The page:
Coastal Ride brings hundreds to Beaufort County

Published 8:10 pm Monday, November 8, 2021

Close to 900 cyclists proved their love of the sport last weekend, surviving chilly temperatures and challenging winds, as Cycle North Carolina’s Coastal Ride returned to Washington for the sixth time since the ride was created in the early 2000s.

Originally scheduled for April, the coastal ride was postponed because of pandemic-related concerns.

“COVID had everything to do with it,” said event organizer Chip Hofler. He said that last weekend’s “weather deterrent” further minimized what is usually a crowd of 1,500 to 2,000 riders in a typical year.

Hofler said participants came prepared to “dress in layers and shed as you go.” Riders agreed that adding extra layers proved perfect for what Hofler called a “difficult wind” that lasted all weekend.

“We met a bicyclist who was wearing shorts and just about to break out her sandals. We were frozen, but she reminded us that because she’s from Buffalo, New York, she could handle this weather,” said Florida resident Meta Minton.

“Everybody at the ride was just so wonderful. A lot of times the hardcore people can be intimidating, but this was a good mix. It was nice to see people of all ages on bicycles,” said Minton, who is no novice herself, averaging 7,000 miles of Florida-based bicycle riding every year.

The event offered rides for all levels of biking enthusiasts, part of a package including supervised rest stops with snacks and beverages, portable restrooms and showers, camping at Mac Hodges Festival Park, mechanical support, access to the Cycle NC mobile app, and an option for GPS downloads with voice commands for all nine routes offered this year.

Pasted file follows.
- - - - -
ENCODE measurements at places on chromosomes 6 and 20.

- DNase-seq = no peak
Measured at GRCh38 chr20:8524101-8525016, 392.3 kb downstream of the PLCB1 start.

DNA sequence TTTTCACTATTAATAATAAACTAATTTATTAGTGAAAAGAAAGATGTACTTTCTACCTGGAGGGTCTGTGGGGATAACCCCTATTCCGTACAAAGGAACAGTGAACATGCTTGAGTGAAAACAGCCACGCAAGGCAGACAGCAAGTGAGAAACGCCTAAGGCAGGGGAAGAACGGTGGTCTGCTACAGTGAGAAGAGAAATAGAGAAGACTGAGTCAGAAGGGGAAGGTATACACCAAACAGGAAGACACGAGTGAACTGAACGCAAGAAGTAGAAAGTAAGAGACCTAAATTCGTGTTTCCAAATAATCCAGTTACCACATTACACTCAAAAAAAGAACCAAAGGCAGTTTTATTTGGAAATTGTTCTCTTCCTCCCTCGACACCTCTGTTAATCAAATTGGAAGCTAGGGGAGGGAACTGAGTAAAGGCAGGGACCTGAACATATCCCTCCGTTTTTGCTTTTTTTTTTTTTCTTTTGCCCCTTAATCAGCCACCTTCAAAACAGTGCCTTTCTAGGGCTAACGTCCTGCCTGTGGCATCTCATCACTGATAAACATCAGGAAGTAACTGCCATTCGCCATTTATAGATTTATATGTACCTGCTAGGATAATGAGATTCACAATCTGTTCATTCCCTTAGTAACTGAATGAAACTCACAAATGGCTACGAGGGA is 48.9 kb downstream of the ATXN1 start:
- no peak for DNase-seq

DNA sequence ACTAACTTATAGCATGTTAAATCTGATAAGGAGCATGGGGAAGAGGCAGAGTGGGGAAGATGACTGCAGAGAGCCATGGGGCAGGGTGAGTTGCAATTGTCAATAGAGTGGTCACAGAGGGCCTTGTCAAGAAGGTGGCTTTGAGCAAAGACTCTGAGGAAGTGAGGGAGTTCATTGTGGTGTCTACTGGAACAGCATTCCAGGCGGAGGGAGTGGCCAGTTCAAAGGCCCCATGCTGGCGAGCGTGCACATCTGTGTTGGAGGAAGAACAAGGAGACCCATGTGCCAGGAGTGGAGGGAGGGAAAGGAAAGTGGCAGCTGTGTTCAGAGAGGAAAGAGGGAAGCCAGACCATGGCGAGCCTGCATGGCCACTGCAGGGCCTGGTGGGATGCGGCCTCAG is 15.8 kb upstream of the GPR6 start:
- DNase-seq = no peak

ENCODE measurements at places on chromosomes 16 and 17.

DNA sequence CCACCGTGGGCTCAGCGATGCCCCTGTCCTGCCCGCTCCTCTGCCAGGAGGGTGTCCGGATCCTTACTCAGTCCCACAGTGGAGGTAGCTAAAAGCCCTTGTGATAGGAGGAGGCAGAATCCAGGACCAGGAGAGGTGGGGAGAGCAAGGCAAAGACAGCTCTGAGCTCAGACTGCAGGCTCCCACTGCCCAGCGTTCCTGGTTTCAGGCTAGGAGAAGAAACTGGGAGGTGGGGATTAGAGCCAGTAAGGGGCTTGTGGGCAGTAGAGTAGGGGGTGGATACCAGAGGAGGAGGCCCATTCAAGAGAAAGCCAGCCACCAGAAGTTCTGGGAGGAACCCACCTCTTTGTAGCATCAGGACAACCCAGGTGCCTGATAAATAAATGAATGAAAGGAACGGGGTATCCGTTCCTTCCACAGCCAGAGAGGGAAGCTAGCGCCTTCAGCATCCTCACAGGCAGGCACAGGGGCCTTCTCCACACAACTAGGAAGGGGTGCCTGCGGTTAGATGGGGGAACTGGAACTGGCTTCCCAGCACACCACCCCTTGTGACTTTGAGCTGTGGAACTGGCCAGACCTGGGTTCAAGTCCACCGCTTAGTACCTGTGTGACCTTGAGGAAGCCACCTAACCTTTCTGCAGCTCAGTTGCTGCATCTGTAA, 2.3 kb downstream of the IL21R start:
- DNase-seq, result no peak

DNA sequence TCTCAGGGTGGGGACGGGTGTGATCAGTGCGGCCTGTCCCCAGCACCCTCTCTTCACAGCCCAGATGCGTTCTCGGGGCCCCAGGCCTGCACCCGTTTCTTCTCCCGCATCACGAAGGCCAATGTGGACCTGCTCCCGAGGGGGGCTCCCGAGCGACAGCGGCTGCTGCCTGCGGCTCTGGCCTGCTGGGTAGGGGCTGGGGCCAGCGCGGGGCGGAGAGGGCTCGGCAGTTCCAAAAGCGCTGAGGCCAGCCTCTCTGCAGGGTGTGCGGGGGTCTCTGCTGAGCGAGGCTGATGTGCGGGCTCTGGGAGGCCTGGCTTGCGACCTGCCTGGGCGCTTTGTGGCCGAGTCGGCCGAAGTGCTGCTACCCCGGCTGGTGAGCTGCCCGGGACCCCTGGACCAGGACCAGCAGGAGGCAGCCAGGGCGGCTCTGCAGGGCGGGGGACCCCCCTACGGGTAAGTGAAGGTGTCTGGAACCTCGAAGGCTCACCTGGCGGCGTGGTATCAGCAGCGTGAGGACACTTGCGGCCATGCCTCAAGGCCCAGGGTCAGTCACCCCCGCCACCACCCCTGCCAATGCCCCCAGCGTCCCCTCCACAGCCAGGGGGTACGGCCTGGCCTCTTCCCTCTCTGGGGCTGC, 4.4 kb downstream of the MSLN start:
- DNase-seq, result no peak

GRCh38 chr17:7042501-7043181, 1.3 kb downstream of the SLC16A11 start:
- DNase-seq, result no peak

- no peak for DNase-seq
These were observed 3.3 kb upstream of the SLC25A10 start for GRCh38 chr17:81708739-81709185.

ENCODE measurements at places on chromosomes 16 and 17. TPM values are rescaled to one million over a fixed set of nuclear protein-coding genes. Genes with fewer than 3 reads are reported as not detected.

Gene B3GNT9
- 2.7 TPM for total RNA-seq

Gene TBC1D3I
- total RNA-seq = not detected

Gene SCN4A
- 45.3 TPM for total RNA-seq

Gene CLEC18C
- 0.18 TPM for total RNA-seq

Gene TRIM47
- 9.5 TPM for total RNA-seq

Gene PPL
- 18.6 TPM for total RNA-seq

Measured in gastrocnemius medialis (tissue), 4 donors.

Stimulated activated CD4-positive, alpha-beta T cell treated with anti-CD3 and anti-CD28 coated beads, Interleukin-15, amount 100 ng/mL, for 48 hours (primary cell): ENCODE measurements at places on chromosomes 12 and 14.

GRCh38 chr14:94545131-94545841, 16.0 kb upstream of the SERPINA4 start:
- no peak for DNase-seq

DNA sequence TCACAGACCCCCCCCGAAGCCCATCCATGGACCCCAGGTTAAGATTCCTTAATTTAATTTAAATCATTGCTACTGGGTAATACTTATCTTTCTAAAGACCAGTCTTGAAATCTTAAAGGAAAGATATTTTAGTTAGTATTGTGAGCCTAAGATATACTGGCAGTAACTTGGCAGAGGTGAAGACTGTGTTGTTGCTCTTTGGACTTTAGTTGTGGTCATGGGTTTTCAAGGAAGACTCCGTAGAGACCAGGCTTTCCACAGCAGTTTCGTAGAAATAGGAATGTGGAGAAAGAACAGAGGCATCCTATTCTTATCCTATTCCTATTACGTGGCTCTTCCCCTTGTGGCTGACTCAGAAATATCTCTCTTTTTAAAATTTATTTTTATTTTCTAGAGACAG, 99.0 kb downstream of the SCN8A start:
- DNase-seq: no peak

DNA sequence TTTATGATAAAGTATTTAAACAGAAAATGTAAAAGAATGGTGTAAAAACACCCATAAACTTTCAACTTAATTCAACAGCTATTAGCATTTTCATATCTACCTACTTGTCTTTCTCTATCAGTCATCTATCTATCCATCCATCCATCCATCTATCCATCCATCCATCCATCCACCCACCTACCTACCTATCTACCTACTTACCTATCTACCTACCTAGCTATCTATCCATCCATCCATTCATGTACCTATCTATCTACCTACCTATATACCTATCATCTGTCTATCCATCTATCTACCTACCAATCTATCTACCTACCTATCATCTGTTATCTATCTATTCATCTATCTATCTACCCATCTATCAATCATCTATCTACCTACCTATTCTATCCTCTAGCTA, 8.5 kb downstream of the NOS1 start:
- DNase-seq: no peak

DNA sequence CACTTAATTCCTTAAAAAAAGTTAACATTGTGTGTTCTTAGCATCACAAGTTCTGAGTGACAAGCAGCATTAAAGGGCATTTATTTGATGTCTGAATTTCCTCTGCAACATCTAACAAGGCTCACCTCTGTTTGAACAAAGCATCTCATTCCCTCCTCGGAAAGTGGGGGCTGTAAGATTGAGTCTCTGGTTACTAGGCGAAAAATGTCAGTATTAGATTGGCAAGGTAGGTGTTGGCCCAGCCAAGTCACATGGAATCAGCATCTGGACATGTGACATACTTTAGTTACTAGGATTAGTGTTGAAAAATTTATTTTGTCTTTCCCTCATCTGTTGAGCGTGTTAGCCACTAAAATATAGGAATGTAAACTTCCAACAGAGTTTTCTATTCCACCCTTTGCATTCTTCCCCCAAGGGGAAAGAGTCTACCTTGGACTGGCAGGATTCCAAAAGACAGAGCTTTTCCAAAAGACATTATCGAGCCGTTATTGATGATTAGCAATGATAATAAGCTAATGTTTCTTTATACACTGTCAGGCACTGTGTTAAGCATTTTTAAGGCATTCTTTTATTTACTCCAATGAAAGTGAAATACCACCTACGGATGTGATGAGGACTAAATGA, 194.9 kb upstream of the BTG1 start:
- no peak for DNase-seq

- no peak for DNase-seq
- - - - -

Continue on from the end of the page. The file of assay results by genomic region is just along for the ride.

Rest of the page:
Cyclists from nine to 85 years old chose rides from five to 100 miles long. Friday’s routes included stops in Goose Creek, Bath and Belhaven. Treats at Yoder’s, Simply Natural Creamery and Gwendy’s Goodies in Pitt County were on Saturday’s list. Rides to the Griffin Family Farm, Deadwood Theme Park, and Billy Rae’s Truck Repair and Farm on “the northwest side” rounded out the weekend on Sunday.

“And of course there’s the food,” Hofler exclaimed. Sausage wraps at Haw Branch Church of God, quesadillas from Pinetown Fire Department and King Chicken’s biscuits were among participants’ choices, as well as a catered “Coastal Ride Social” at the North Carolina Estuarium

“This is a wonderful way to get together as a family, and great for us because we don’t have to be ‘gonzo’ bikers to do this,” said Vicki Copeland of Colorado, who has accompanied her sister and brother-in-law on an annual bicycle trek for two decades. The three have been riding since one of Copeland’s two sisters was diagnosed with cancer. “It was time to make some memories with each other.  We’ve been from the mountains to the coast since 2004. We have a million war stories, but we mostly laugh and have a really good time. If it hadn’t been for the cancer, we never would have done this.”